On 14 July 2015, the New Horizons spacecraft flew past Pluto, and for the very first time in human history we saw that distant world in detail.
… or, well, half of it. The probe was moving relative to Pluto at a very zippy 14 kilometers per second — 50,000 kph! The part of the flyby where New Horizons could get the best images lasted less than a day. Pluto rotates once every 6 days or so, which is much slower than the encounter length, so New Horizons was only able to get high-resolution shots of one side of it, what the spacecraft team call the near side.
However, the other side of it (the far side) was in fact observed. When New Horizons was on approach, but still days away, the slow rotation of Pluto presented the entire surface to the spacecraft. Since it was still pretty far out, though, only low-resolution images were taken.
Still, these represent images with 15 to 30 times better resolution than ever seen from Earth, so they're valuable to understand Pluto's geology and morphology (surface structure). In a recently published paper, the planetary scientists on the New Horizons team described these images and what they may be saying about the semi-frozen rock-and-ice world at the edge of the solar system.
In many ways, the far side looks a lot like the near side. However, some care has to be taken; the lower resolution means very little relief (vertical topography) can be seen, and of course small features are too blurry to see clearly. What we're really seeing are albedo features, changes in brightness across the surface. Still, some interesting things turn up.
The dark regions on the nearside, called maculae (literally Latin for "spots"), are old — craters are seen in them, whereas younger areas like Sputnik Planitia, the western half of Pluto's "heart", is smoother due to changes that erode the surface and erase craters. The big one, called Cthulhu Macula, is relatively smooth and continuous.
These maculae appear to continue at the same latitude onto the far side as well, but their nature changes. They become smaller, patchier, and mixed in with what are called bladed regions. These are brighter areas that have a mottled appearance. They're seen on Pluto's near side as well, and are thought to be fields of penitentes — some of the coolest formations I've ever seen.
On Earth, at high altitudes like in the Andes where the air is dry, very odd spikes of ice stick up out of the ground. They're organized into rows, looking like kneeling people at a religious ceremony, which is how they got their name. They're sublimation features: At these elevations, the ice turns directly into a gas into the dry air. As this happens with a patch of ice, small hollows grow, getting deeper, and a positive feedback mechanism as sunlight bounces around inside them creates rows of them. As the hollows deepen, they leave behind the towers between them, the penitentes.
Fields of these structures form the bladed regions. Interestingly, on Pluto's far side, the maculae and bladed regions appear to be associated with each other. The scientists speculate that maculae are at slightly lower elevations, where bladed regions can form but are vulnerable to climate change. Perhaps something happened to change Pluto's environment (maybe its tilt changed, causing the Sun to warm previously colder places and vice versa) and the penitentes sublimated away entirely there, revealing a layer of darker material, or allowed darker material to accumulate there after the penitentes went away.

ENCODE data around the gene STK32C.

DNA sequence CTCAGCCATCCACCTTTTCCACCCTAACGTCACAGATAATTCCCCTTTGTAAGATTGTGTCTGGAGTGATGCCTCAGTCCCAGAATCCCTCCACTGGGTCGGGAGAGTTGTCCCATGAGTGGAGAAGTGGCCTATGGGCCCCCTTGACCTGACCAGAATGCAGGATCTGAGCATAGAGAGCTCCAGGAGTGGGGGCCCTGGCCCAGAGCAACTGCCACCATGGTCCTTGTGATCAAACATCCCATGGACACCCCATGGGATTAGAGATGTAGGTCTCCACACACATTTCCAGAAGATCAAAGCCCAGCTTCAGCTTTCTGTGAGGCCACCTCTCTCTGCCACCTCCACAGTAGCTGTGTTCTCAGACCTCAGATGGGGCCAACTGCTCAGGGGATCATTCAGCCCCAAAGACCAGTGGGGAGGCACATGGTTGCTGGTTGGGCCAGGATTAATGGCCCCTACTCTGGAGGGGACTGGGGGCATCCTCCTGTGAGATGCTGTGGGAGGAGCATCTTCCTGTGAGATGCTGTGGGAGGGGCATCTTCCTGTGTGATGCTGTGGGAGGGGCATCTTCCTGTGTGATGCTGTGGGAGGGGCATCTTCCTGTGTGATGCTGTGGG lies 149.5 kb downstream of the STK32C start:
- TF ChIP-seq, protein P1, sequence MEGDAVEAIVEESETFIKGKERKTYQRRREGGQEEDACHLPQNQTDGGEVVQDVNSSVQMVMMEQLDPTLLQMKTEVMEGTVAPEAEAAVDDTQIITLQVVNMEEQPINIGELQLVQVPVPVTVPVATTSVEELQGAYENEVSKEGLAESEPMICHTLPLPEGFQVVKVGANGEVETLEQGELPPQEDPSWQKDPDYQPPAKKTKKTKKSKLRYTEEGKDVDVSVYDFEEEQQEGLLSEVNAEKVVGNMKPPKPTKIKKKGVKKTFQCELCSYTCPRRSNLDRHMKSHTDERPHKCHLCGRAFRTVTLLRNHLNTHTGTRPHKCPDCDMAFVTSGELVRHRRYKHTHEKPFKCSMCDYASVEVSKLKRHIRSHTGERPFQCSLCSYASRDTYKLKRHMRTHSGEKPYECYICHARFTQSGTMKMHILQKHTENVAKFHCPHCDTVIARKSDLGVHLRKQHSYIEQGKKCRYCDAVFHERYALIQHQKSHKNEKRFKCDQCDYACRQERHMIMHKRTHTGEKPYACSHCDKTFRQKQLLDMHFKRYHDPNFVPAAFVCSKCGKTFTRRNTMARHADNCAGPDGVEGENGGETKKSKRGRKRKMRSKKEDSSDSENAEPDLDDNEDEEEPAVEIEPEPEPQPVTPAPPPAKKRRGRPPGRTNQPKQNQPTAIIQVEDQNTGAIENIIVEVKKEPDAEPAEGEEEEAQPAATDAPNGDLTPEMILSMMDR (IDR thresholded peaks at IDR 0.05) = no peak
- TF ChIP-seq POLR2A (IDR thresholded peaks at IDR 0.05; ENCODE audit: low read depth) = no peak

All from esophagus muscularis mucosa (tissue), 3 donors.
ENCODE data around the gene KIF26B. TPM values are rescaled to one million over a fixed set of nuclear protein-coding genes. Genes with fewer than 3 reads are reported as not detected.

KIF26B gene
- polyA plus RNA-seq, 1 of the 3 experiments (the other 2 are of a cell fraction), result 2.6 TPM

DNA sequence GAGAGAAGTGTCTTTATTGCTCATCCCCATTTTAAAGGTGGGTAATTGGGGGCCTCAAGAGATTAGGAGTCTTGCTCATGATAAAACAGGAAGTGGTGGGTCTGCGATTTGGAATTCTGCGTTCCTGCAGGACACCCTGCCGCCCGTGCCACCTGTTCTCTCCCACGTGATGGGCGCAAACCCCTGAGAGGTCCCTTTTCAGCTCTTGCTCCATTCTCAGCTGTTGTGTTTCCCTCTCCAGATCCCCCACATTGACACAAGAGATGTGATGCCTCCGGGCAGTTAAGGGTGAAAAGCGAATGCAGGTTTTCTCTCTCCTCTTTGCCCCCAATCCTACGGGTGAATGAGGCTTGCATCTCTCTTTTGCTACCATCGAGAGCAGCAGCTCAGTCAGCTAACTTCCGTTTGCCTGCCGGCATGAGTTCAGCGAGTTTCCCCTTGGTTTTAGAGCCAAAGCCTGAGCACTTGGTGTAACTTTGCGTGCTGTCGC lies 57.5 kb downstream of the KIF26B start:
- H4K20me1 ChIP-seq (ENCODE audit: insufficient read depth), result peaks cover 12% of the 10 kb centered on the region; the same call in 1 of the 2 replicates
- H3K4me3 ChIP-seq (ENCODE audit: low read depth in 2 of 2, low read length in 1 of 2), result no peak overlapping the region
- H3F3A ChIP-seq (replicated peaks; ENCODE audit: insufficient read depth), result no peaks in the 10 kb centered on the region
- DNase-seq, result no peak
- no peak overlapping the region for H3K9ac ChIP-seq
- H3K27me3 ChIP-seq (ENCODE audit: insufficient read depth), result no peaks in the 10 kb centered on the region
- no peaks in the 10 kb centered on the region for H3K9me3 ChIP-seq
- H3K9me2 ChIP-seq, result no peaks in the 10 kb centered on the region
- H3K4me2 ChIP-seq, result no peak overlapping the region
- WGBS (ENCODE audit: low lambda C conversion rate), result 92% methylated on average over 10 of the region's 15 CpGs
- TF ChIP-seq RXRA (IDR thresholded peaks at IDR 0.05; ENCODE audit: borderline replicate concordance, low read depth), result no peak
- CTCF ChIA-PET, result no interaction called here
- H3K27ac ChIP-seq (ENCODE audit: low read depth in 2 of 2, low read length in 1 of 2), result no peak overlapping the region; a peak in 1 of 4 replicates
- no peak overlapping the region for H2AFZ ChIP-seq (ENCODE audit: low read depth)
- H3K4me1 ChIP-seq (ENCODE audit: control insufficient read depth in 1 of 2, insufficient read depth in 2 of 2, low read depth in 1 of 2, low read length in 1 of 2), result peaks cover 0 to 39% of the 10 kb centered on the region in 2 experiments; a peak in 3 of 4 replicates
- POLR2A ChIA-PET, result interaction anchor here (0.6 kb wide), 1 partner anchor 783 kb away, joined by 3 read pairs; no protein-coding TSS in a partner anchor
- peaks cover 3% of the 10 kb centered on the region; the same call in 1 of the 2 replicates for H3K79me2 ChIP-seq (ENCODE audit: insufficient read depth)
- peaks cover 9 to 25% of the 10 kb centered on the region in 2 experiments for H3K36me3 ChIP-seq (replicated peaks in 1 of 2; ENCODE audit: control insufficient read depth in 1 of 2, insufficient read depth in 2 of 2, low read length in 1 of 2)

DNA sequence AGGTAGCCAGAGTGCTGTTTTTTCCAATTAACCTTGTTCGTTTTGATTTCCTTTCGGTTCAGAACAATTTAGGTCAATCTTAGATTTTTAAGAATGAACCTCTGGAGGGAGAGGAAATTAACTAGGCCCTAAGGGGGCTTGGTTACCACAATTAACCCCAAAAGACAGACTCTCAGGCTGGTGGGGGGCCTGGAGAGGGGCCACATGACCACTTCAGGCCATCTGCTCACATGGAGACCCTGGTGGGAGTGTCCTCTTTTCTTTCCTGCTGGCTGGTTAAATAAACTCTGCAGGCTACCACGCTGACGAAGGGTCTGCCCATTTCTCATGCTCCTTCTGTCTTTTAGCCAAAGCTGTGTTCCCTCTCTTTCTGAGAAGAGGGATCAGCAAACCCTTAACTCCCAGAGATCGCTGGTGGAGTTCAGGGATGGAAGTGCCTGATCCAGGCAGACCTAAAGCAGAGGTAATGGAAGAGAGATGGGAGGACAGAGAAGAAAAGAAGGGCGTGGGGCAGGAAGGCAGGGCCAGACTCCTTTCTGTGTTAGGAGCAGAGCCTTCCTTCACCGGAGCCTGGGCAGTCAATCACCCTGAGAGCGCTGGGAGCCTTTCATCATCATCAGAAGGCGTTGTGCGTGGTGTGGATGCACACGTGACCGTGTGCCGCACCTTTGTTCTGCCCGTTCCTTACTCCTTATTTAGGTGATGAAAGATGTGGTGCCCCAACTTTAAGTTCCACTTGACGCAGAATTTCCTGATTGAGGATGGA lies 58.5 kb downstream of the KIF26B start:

Only one crater was unambiguously seen on Pluto's far side, called Simonelli. It's big, about 250 kilometers wide — but then smaller craters can't be seen easily in the low-resolution images. It has a central peak, as many large craters do. In a large impact the surface flows like a fluid under the huge pressure, and splashes back to form the peak. Between the peak and the crater rim is brighter material that may be from ice that settled there after freezing out of Pluto's thin atmosphere.
Another intriguing set of features are thick, long, dark linear features called linea. It's not clear how they formed, although one set of them appears to surround a basin. But they seem to cluster around a spot that is almost directly opposite Sputnik Planitia. Sputnik is likely a very large impact feature, caused by a low-angle collision. Such an impact would send shock waves through the surface, which would converge on the opposite side of Pluto and create all sorts of chaos there. The problem is the linea don't quite match the models of how these seismic waves move, so their exact formation mechanism is still a mystery.
Unfortunately, with these images being as fuzzy as they are, it's not clear how much more we'll learn about this half of Pluto that was facing away from New Horizons during the flyby. Bigger telescopes planned on Earth may help, but there's nothing like being there. At the end of the paper the scientists make a pitch for the need for a Pluto orbiter, something to go there and stay there, mapping the bizarre terrain in detail and over a long period of time to look for changes.
I can't argue against how cool that would be! Actually doing it is another problem; the amount of fuel it takes to slow down makes it nearly impossible to send a chemical rocket orbiter to Pluto. An ion drive should fit this bill, since the amount of fuel needed is low. That would be amazing. But I imagine it would be a ways off, many years in the future.
There's so much real estate in the solar system we still need to see up close! Uranus, Neptune, their weird moons, more comets, and and and. But I have to say, after New Horizons, I'd put Pluto pretty near the top of that list.